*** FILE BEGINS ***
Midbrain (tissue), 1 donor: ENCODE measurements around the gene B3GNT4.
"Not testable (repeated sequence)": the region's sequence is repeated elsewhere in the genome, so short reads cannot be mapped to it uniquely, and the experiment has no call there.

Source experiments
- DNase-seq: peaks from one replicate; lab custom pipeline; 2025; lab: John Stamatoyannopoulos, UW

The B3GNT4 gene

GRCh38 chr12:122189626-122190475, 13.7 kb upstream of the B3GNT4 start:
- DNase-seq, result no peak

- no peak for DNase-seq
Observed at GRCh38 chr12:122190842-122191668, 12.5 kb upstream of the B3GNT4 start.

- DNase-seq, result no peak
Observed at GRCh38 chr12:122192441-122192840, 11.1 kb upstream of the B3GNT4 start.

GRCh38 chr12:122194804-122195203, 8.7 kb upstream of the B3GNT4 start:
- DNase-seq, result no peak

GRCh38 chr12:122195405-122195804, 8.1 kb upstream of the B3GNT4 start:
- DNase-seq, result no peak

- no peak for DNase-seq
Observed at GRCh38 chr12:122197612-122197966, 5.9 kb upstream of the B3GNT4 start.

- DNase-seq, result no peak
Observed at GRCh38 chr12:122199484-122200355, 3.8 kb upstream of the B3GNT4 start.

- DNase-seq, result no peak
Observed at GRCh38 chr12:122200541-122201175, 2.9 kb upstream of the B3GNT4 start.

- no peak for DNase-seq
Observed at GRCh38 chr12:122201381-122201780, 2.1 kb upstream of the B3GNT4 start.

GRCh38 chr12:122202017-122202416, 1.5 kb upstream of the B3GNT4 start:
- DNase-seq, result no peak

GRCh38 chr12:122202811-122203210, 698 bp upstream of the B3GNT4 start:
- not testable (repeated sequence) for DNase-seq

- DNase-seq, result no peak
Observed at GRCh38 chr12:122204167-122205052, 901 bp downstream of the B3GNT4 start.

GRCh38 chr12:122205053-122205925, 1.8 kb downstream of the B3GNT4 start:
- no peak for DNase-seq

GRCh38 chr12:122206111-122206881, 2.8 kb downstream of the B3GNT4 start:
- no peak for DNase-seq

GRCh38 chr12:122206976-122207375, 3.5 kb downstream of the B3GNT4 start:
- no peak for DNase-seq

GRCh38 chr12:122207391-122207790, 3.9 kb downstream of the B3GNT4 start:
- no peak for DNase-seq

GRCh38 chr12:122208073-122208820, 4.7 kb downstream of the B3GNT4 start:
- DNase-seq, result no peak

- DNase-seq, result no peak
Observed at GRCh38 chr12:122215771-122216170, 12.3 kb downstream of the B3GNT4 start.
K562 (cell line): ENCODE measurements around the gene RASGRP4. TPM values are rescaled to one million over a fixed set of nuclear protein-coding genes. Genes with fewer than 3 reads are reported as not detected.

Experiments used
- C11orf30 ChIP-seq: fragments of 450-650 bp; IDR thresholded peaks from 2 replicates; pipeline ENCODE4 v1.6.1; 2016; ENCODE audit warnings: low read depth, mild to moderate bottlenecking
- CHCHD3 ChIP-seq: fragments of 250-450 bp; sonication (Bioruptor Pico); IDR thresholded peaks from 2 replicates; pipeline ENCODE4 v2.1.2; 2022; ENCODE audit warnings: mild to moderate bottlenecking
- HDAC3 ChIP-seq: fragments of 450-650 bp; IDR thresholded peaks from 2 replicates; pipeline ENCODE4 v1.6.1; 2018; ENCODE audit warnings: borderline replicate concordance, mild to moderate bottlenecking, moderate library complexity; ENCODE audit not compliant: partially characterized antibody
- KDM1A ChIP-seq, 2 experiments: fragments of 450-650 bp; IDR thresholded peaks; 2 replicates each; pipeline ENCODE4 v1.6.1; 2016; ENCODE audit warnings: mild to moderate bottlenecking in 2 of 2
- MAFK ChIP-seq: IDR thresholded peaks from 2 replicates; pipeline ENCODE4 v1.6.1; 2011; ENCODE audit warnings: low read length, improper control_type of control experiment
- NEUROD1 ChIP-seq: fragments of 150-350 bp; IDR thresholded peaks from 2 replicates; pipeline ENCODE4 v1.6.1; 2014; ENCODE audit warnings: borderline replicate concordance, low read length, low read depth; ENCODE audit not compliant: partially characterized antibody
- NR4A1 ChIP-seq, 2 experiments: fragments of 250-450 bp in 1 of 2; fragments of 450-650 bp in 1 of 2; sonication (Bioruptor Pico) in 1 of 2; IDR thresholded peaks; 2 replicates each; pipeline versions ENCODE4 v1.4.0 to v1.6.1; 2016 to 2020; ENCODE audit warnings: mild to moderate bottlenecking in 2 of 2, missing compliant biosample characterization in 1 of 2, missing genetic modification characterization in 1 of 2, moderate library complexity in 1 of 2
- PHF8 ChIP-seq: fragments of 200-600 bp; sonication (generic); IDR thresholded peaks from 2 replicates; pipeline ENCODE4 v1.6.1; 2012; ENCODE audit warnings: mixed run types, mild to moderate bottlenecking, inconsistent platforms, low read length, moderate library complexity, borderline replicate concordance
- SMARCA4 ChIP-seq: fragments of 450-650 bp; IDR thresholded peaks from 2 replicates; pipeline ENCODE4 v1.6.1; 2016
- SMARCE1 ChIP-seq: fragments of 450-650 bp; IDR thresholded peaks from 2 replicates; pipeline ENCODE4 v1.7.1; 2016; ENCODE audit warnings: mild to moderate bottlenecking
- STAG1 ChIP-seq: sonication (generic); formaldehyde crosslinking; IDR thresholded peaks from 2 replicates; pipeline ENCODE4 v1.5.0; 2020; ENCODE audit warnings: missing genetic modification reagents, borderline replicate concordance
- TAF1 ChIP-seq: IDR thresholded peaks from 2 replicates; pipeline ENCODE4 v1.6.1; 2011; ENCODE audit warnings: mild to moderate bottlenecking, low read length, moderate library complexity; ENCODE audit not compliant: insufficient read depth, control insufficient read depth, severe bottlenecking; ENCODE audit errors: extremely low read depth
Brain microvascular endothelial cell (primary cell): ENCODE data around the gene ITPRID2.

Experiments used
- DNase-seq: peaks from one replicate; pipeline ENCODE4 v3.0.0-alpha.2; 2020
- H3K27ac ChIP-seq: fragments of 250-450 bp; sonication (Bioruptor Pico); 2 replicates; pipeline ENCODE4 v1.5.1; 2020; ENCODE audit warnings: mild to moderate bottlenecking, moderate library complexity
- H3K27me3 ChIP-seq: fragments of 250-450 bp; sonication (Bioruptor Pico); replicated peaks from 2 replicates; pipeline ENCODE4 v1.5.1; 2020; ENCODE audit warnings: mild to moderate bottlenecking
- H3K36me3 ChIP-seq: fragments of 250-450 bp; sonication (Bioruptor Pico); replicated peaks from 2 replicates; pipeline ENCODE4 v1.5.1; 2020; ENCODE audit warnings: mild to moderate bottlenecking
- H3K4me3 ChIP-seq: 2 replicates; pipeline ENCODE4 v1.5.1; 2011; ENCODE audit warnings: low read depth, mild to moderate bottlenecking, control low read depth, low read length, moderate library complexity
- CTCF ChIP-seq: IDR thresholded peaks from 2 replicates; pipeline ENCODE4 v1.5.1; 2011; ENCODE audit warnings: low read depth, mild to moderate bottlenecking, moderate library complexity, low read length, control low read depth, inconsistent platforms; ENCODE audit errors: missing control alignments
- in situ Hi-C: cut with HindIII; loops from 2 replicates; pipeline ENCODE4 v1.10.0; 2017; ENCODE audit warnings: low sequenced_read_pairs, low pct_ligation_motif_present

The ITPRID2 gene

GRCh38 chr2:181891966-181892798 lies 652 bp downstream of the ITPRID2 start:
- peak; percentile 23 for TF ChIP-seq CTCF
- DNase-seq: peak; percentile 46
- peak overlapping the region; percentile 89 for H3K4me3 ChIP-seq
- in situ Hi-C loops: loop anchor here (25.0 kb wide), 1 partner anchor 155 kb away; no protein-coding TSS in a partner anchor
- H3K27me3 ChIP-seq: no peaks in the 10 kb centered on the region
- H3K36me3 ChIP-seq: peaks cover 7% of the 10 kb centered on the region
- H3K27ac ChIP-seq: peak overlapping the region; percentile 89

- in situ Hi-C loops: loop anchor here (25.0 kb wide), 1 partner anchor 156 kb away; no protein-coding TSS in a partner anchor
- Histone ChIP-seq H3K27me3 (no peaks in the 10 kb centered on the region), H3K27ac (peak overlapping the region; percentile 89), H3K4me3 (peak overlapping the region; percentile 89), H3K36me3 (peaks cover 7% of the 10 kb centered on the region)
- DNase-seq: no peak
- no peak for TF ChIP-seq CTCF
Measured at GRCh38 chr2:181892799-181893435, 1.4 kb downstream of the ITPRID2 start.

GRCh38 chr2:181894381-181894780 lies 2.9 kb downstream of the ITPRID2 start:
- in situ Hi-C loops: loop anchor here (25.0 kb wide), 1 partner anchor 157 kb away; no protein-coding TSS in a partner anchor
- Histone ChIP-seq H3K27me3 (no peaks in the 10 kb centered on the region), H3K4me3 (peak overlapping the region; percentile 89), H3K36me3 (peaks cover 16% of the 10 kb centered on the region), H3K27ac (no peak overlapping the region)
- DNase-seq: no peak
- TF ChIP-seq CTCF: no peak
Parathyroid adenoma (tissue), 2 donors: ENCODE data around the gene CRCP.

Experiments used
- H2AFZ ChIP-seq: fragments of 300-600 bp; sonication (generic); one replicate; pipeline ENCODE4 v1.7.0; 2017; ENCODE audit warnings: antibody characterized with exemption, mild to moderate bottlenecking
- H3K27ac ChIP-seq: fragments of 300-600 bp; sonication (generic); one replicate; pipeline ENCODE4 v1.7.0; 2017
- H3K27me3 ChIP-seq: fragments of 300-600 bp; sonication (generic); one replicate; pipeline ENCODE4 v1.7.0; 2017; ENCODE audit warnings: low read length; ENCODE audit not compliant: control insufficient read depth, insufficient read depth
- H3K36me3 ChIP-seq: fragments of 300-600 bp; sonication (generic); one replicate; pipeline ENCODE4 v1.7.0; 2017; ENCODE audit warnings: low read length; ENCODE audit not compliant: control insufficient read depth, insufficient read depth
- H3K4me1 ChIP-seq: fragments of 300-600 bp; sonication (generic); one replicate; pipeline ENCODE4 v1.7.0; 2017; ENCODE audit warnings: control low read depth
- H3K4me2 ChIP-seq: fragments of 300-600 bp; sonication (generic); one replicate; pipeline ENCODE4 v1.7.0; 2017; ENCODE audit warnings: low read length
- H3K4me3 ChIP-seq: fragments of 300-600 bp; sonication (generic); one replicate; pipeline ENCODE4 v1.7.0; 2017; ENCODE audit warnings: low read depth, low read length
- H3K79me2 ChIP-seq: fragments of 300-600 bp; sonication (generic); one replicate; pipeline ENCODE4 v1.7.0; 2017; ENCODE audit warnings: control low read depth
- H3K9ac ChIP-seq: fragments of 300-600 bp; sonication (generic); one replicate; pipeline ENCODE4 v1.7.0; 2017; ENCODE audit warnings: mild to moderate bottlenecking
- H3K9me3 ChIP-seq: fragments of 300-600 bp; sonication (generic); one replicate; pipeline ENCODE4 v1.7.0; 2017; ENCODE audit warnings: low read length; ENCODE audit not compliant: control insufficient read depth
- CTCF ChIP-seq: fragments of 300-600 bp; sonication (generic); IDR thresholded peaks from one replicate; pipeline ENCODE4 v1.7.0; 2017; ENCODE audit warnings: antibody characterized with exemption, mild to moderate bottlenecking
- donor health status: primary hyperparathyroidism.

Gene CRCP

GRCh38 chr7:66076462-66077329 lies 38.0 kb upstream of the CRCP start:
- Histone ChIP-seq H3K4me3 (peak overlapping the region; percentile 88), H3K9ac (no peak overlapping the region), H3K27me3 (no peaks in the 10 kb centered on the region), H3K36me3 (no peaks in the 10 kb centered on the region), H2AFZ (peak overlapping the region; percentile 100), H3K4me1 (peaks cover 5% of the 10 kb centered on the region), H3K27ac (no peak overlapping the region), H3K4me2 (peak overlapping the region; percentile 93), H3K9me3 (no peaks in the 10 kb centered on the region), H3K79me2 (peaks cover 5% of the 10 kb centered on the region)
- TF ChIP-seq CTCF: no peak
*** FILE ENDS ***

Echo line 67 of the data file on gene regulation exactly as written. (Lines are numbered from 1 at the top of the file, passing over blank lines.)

- peak; percentile 23 for TF ChIP-seq CTCF